More
    Friday, May 24, 2024

    Climate change forced by variations in earth-solar orbital cycles

    According to a study from March 2015 based on sediment research released on the scientific journal PNAS under the headline “Orbital forcing of climate 1.4 billion years ago”, climate change seems to be forced by variations in earth-solar orbital cycles. These changes happen over thousands of years and they bring ice ages and warming periods distributed over a 100,000-year cycle.

    It is not so much the weather on the sun in the form of solar flares and sunspot activity that are decisive for the climate in the long run. Neither so much cosmic background radiation from our own sun and other elements in the universe make up the major changes for the climate. But the earth’s inclination, shape of orbit and distance to the sun are decisive for the long-range climate change we experience on Earth.

    The 1.4 billion year old Chinese Xiamaling Formation

    The evidence arises from analyses of sedimentary records from the approximately 1.4 billion year old and exceptionally well preserved Xiamaling Formation in China. These Chinese Xiamaling sediments have preserved evidence of repeated climate fluctuations. And it is these repeated climate fluctuations that shows orbital influences at play and that climate change at the time arose as a result of the Earth’s varying inclination and orbit around the Sun.

    The Xiamaling Formation in North China Craton, is a set of very old but well-preserved low-mature to mature sedimentary sequences on a passive continental margin. It records the interaction among climate, ecosystem, and dynamic ocean chemistry.

    The Milankovich cycles

    The sediment study has revealed that the so-called Milankovich cycles that Earth´s climate is affected by today, also affected the climate 1.4 billion years ago, but with a little twist to it. The Moon was closer to earth at that time and probably caused some of the Milankovich cycles to be a little shorter.

    The current Milankovich orbital cycles consists of three different time periods – 20.000, 40.000 and 100.000 years. If we look back a million years, research can document that the cycles have caused ice ages with an approximately 100,000 year gap.

    According to the sediment research, we are now in a warming period that has lasted for 11,000 years. But parallel to the long 100.000 years climate cycle, there is two other cycles (20.000 & 40.000 years cycles) running. These are responsible for the smaller middle ice ages.

    Earth-solar orbital cycles based on three astronomical factors

    1). The Earth’s orbit around the Sun (Eccentricity) does not always keep the same elliptical orbit. Sometimes the Earth’s orbit is closer to the Sun, while other times it is further away. In our time, this creates a cycle of 100,000 years and a secondary cycle of 400,000 years. Earth’s eccentricity is very slowly decreasing today and is approaching its least elliptic and most circular orbit around the Sun.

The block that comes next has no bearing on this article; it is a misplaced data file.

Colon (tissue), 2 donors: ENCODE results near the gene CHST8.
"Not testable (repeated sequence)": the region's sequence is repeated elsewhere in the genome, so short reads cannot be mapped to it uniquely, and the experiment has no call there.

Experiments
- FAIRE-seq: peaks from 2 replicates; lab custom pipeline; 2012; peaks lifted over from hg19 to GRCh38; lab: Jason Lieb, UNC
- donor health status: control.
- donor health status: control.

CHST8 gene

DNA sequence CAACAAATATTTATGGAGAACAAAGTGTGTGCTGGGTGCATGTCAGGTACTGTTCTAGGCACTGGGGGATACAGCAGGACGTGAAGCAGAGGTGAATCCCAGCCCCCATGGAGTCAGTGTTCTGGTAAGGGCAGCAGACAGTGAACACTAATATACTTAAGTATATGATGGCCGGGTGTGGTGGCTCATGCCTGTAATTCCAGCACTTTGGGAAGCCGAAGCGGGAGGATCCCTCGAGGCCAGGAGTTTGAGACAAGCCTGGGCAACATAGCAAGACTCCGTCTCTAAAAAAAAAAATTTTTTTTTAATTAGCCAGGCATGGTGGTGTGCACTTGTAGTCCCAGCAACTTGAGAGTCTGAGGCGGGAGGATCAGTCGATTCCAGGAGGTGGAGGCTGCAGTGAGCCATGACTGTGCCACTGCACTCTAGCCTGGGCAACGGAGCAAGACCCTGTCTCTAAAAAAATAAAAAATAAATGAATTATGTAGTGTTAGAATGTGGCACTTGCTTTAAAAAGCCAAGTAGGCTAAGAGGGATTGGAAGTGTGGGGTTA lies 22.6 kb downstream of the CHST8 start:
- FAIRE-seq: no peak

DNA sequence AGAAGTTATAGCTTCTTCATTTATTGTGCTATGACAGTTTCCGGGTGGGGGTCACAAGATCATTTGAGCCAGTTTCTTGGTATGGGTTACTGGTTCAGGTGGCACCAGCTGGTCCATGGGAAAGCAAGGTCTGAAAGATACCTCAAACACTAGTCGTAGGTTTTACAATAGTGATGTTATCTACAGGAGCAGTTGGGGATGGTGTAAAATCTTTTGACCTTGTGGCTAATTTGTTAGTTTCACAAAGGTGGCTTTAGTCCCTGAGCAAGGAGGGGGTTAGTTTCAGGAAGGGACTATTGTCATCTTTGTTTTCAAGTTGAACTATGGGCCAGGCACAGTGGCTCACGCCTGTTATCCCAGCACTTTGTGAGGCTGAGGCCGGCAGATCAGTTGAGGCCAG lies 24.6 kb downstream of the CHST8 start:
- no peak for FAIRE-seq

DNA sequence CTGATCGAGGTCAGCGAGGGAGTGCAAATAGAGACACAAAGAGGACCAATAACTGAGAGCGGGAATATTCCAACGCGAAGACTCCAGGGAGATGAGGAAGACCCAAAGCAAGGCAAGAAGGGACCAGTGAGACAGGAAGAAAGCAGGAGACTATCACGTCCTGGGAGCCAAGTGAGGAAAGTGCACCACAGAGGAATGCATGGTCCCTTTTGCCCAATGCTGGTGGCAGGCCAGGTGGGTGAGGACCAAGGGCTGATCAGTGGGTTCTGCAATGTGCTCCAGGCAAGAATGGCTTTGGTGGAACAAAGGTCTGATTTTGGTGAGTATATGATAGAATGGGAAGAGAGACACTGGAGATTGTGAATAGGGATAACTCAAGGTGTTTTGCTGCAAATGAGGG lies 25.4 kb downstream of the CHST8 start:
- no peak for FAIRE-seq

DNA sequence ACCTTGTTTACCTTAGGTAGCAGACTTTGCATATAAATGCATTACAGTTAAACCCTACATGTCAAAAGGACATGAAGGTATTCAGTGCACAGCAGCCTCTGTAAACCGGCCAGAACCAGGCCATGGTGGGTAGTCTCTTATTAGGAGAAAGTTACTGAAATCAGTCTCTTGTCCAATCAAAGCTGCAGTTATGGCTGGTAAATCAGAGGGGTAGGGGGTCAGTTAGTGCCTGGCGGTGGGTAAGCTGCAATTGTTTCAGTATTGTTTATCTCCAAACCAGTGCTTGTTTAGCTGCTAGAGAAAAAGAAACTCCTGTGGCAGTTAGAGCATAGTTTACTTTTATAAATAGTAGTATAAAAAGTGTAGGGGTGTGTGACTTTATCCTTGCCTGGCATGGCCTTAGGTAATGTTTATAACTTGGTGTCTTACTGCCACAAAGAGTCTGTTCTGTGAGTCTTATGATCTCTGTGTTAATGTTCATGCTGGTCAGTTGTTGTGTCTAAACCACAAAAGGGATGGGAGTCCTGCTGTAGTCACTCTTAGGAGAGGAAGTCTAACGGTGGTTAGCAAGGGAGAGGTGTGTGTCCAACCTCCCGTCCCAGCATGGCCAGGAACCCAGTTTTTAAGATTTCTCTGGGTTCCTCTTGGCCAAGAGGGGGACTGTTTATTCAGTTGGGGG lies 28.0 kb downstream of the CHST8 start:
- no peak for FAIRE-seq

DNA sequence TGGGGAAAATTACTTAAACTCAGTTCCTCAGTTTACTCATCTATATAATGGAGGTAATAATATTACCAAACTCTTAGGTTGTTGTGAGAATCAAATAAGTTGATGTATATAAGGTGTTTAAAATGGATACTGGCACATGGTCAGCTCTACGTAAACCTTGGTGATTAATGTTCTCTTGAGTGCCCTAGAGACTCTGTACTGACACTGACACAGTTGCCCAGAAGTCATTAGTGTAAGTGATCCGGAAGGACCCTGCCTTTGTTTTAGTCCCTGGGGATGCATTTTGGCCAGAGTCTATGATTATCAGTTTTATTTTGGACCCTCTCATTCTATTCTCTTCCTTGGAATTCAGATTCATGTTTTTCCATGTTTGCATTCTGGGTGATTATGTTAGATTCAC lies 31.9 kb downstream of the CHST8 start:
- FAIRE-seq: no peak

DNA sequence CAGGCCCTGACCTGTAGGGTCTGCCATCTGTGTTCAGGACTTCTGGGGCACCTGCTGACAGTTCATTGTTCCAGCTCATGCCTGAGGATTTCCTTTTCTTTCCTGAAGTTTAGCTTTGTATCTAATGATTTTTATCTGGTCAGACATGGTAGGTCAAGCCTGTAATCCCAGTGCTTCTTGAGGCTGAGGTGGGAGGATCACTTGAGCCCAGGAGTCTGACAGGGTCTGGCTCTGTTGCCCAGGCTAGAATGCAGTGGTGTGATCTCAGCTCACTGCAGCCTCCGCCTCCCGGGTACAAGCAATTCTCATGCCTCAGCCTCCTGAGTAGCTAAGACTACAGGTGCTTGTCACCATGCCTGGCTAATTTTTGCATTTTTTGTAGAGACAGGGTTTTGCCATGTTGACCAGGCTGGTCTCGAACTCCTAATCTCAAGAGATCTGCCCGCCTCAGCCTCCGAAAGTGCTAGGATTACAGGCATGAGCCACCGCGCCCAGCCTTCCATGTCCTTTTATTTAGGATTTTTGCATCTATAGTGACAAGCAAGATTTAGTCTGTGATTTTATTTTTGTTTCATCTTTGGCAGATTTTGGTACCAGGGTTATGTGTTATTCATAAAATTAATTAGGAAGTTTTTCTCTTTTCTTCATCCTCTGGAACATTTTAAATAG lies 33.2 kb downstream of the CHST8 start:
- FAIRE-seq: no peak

2). The Earth’s axis has a tilt (Obliquity) that changes in relation to the Sun. However, the slope is not constant, but fluctuates between 22 and 24 degrees. The greater the slope, the greater the difference between summer and winter. This cycle lasts in our time 40,000 years.

    3). The earth rotates on its own axis (Precession). It gives day and night. Due to the Earth’s elliptical orbit and tilt in relation to the Sun, a cycle of 20,000 years occurs in our time, where there is a difference between whether the Earth is closest to the Sun in summer or winter.

    Read more about the Earth-solar orbital cycles here and here

    Climate change in the short term

    Earth’s spin, tilt, and shape of orbit are those three specific factors that affects the amount of solar energy received. They are the basic mechanics behind long-term climate change. When the solar energy we receive is at maximum we are in a warm period. When it´s at minimum we have an ice-age.

    Climate change in the short term is a much more volatile topic to tackle. There can be many different factors at play, both natural causes and human imposed causes.

    The natural climate change can be caused by several things such as El Nino and La Nina, volcanic eruptions, asteroid strikes, solar flares and variations in the cosmic background radiation.

    The human imposed climate change is the big topic of discussion. Do we have human imposed climate variations or is our influence on the climate so insignificant that it is not worth mentioning?

    Air traffic weather modification
    Photo from July 2010 taken in Denmark shows air traffic condensation

    Well, worth to mention is the massive weather modification by commercial air traffic that creates artificial clouds and emits a layer of carbon-dioxide (CO2) in the upper troposphere that has been going on for decades. If there is anything from the human race that affects the climate and the weather it must be this.

    Sources

    PNAS: Orbital forcing of climate 1.4 billion years ago link
    SDU: Same forces as today caused climate changes 1.4 billion years ago link
    ResearchGate: The Chinese Xiamaling sediments link
    NASA: The Milankovitch (Orbital) Cycles link
    UGC Berkely: Earth’s spin, tilt and orbit link

    LEAVE A REPLY

    Please enter your comment!
    Please enter your name here

    Latest Articles